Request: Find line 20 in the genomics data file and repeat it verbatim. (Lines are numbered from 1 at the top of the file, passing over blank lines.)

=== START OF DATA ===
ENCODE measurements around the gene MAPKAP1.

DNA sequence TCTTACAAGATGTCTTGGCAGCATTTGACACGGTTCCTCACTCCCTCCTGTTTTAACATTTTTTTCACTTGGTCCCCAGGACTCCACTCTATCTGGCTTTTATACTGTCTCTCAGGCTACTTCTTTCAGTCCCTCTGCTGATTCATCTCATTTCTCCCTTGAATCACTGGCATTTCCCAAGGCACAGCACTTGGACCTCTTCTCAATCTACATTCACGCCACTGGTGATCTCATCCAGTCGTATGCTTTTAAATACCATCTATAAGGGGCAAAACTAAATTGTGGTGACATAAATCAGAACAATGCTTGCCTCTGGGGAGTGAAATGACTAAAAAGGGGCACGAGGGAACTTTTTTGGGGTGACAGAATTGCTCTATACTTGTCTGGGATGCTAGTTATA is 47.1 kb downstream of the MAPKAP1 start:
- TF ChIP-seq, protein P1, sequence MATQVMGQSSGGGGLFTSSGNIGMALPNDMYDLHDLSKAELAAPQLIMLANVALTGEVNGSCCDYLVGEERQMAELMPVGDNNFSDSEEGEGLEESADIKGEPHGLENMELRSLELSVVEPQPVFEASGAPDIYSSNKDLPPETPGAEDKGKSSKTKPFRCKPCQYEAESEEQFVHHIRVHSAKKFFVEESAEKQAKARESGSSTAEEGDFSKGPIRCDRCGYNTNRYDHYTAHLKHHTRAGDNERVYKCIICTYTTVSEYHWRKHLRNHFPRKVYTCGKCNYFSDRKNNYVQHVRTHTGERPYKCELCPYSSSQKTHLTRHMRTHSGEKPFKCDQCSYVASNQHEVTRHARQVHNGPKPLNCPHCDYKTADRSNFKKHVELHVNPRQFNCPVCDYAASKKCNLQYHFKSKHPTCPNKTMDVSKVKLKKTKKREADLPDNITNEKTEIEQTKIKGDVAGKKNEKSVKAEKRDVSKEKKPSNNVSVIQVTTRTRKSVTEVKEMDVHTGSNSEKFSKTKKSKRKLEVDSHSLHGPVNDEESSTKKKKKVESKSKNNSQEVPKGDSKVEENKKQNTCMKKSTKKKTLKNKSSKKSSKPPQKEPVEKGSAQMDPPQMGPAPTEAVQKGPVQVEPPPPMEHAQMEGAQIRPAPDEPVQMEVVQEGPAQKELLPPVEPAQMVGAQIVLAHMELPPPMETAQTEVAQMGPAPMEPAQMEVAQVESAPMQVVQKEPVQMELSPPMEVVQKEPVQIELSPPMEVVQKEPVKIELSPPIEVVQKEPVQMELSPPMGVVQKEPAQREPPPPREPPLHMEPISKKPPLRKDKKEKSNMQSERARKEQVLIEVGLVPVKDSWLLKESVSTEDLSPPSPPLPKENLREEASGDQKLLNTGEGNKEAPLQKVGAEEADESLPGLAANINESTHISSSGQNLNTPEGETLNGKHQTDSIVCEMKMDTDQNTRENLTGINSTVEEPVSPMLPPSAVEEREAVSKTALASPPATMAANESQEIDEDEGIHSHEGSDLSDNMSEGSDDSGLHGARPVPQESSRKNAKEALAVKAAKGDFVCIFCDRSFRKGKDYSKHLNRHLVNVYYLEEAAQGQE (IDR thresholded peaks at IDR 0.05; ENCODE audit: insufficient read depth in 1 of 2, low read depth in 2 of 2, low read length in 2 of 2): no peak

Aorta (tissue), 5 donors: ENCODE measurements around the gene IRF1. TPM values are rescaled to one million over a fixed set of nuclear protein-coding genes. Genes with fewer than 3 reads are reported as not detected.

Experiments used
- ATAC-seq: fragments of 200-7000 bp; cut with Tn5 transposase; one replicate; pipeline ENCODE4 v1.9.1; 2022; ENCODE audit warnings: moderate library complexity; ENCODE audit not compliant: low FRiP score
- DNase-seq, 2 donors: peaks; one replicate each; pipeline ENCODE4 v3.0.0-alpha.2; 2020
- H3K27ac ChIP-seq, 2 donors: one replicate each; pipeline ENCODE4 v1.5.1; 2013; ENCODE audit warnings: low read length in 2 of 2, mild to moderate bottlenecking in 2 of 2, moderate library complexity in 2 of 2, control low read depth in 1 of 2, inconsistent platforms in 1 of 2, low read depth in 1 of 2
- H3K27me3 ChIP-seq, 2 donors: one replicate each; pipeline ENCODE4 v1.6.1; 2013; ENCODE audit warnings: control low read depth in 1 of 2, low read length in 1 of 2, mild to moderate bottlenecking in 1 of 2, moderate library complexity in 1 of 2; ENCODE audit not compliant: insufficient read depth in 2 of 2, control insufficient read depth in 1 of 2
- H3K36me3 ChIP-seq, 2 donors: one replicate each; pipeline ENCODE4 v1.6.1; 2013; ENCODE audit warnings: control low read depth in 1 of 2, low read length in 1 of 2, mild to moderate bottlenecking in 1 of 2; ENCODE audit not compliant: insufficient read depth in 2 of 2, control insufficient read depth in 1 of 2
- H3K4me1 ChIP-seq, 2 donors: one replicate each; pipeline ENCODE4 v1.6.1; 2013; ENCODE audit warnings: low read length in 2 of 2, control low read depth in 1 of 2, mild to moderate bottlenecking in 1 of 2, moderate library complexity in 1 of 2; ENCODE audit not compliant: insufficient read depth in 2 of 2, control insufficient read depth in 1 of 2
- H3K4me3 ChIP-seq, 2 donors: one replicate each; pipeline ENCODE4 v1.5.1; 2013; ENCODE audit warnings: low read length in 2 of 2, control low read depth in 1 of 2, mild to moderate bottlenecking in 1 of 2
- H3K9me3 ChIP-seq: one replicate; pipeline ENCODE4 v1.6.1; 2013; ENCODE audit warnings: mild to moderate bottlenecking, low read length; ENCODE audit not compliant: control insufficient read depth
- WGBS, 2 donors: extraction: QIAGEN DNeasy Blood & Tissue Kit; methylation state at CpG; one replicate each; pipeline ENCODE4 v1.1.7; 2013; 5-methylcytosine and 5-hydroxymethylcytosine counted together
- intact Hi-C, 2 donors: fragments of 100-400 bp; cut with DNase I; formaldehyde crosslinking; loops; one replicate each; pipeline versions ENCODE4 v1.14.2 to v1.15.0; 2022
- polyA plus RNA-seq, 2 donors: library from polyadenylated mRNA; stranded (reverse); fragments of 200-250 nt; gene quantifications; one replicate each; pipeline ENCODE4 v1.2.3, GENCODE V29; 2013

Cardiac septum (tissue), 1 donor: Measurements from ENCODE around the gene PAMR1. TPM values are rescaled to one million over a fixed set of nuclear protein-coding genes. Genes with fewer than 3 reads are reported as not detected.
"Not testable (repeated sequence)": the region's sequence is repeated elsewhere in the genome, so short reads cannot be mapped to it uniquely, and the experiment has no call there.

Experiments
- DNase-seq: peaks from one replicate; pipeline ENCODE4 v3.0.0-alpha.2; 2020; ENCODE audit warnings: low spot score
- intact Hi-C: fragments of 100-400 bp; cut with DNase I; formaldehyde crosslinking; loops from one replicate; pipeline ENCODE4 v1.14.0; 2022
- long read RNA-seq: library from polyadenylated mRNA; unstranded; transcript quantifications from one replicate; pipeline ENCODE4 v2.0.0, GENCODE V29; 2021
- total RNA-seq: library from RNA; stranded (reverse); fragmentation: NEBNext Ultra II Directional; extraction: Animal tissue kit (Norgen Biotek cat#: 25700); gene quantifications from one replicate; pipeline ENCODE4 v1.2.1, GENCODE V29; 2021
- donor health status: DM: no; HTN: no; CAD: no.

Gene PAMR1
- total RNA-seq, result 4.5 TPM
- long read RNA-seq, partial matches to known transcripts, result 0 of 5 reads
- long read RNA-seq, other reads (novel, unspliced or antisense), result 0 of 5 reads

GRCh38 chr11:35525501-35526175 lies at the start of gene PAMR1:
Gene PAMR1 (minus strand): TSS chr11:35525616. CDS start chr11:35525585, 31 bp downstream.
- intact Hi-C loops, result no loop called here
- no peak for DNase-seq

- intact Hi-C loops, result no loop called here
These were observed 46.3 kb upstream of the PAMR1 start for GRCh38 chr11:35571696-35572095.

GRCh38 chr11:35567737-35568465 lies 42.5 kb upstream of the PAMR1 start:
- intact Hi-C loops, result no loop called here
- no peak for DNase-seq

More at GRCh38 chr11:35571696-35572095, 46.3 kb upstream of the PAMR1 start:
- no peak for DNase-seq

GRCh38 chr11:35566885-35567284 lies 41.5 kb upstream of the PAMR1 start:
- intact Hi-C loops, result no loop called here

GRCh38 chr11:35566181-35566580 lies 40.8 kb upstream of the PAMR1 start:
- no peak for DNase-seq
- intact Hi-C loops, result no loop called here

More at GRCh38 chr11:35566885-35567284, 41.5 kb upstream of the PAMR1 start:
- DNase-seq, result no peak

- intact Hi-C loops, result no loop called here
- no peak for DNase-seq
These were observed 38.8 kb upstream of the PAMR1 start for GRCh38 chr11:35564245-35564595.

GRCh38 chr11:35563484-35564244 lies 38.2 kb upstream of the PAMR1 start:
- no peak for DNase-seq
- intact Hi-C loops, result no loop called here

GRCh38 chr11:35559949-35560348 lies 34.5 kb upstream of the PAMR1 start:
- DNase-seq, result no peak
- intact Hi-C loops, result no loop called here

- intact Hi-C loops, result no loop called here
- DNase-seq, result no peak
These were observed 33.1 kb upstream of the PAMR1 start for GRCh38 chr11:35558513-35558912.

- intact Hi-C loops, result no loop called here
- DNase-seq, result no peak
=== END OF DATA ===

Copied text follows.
- DNase-seq: peaks from one replicate; pipeline ENCODE4 v3.0.0-alpha.2; 2020; ENCODE audit warnings: low spot score